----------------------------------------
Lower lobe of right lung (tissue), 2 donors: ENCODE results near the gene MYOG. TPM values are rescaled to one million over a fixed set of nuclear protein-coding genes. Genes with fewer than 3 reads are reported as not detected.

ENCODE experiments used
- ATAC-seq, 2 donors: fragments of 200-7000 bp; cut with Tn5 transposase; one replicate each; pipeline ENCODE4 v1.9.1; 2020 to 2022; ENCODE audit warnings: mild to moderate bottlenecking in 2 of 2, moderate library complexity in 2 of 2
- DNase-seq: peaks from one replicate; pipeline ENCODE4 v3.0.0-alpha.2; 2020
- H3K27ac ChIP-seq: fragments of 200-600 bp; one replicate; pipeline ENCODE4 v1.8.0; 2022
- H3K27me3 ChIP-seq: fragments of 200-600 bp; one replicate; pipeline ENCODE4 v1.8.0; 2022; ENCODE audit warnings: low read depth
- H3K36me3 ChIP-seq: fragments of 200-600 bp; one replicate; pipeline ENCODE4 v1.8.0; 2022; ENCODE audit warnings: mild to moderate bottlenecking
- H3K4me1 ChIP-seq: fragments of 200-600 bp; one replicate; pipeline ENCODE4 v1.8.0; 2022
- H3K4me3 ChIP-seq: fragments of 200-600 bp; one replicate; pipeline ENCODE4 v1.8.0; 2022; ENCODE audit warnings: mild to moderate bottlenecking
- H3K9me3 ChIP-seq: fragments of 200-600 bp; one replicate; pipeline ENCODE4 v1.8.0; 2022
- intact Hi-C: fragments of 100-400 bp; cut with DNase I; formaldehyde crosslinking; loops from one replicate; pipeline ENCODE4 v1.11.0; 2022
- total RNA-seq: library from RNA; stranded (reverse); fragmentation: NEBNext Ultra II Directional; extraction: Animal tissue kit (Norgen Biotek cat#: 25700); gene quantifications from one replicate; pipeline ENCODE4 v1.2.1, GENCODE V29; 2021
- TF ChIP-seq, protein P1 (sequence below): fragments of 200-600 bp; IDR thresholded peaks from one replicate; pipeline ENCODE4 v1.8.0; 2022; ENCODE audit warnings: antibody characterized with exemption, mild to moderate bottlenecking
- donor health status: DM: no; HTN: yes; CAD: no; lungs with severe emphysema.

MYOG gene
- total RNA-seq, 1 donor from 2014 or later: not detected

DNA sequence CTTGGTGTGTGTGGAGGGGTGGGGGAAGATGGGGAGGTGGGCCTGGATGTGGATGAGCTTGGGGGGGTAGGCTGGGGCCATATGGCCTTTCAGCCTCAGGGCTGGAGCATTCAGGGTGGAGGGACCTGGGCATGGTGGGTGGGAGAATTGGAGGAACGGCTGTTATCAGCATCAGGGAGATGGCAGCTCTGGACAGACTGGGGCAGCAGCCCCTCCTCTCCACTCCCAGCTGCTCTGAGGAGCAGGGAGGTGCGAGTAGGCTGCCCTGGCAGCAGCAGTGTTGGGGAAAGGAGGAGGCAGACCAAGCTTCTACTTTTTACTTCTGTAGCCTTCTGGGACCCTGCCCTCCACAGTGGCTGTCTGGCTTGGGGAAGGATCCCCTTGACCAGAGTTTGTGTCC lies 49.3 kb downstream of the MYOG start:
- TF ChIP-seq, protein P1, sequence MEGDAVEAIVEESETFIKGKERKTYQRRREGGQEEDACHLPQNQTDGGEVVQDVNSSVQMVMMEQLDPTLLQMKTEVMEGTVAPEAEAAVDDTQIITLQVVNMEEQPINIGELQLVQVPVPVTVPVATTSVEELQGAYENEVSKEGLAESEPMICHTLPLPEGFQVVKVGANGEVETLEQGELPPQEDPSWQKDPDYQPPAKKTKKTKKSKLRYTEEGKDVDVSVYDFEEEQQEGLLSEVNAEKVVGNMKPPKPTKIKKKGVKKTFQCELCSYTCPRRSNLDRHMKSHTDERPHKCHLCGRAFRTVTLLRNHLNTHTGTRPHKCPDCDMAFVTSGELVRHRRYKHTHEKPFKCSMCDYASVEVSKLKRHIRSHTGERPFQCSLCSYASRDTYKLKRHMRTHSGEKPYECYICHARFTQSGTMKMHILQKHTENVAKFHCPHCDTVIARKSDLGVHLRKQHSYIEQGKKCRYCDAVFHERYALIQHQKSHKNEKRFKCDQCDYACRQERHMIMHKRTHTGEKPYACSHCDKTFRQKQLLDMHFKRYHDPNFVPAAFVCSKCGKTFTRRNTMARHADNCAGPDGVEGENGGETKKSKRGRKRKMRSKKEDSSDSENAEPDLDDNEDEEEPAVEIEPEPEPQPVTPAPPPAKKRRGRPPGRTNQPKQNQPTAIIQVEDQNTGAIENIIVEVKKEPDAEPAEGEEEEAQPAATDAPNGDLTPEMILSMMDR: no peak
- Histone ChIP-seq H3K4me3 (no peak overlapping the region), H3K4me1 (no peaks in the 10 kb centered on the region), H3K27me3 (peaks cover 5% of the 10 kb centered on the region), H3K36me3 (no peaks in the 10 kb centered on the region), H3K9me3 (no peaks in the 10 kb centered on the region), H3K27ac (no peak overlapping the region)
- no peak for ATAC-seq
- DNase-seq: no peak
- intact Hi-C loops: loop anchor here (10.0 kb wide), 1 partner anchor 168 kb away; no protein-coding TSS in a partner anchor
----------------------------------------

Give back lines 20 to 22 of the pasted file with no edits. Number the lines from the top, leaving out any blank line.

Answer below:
- no peak for ATAC-seq
- DNase-seq: no peak
- intact Hi-C loops: loop anchor here (10.0 kb wide), 1 partner anchor 168 kb away; no protein-coding TSS in a partner anchor